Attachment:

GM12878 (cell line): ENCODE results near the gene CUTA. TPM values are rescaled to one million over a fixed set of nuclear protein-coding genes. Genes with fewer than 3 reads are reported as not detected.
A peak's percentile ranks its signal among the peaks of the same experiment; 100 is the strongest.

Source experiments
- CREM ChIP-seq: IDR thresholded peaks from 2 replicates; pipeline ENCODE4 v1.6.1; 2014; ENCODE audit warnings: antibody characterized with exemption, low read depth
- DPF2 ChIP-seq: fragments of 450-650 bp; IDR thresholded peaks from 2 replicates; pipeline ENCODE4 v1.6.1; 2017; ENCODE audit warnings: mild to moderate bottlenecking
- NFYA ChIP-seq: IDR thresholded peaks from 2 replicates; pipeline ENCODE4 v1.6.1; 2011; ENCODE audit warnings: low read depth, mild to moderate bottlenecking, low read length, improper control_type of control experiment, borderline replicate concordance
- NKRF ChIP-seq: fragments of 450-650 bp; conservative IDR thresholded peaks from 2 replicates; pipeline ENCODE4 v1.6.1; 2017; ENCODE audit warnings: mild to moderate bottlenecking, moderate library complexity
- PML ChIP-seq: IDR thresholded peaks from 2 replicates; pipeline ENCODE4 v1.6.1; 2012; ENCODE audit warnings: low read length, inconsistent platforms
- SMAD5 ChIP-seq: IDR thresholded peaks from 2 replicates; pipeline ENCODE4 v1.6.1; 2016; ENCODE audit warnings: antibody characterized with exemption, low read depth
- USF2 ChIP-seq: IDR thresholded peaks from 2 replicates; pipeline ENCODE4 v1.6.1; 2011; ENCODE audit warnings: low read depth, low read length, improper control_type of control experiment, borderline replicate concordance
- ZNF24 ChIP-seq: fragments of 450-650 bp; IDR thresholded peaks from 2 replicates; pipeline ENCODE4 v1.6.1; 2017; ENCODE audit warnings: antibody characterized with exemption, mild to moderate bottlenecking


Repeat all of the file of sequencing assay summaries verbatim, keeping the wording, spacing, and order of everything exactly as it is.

GM12878 (cell line): ENCODE results near the gene CUTA. TPM values are rescaled to one million over a fixed set of nuclear protein-coding genes. Genes with fewer than 3 reads are reported as not detected.
A peak's percentile ranks its signal among the peaks of the same experiment; 100 is the strongest.

Source experiments
- CREM ChIP-seq: IDR thresholded peaks from 2 replicates; pipeline ENCODE4 v1.6.1; 2014; ENCODE audit warnings: antibody characterized with exemption, low read depth
- DPF2 ChIP-seq: fragments of 450-650 bp; IDR thresholded peaks from 2 replicates; pipeline ENCODE4 v1.6.1; 2017; ENCODE audit warnings: mild to moderate bottlenecking
- NFYA ChIP-seq: IDR thresholded peaks from 2 replicates; pipeline ENCODE4 v1.6.1; 2011; ENCODE audit warnings: low read depth, mild to moderate bottlenecking, low read length, improper control_type of control experiment, borderline replicate concordance
- NKRF ChIP-seq: fragments of 450-650 bp; conservative IDR thresholded peaks from 2 replicates; pipeline ENCODE4 v1.6.1; 2017; ENCODE audit warnings: mild to moderate bottlenecking, moderate library complexity
- PML ChIP-seq: IDR thresholded peaks from 2 replicates; pipeline ENCODE4 v1.6.1; 2012; ENCODE audit warnings: low read length, inconsistent platforms
- SMAD5 ChIP-seq: IDR thresholded peaks from 2 replicates; pipeline ENCODE4 v1.6.1; 2016; ENCODE audit warnings: antibody characterized with exemption, low read depth
- USF2 ChIP-seq: IDR thresholded peaks from 2 replicates; pipeline ENCODE4 v1.6.1; 2011; ENCODE audit warnings: low read depth, low read length, improper control_type of control experiment, borderline replicate concordance
- ZNF24 ChIP-seq: fragments of 450-650 bp; IDR thresholded peaks from 2 replicates; pipeline ENCODE4 v1.6.1; 2017; ENCODE audit warnings: antibody characterized with exemption, mild to moderate bottlenecking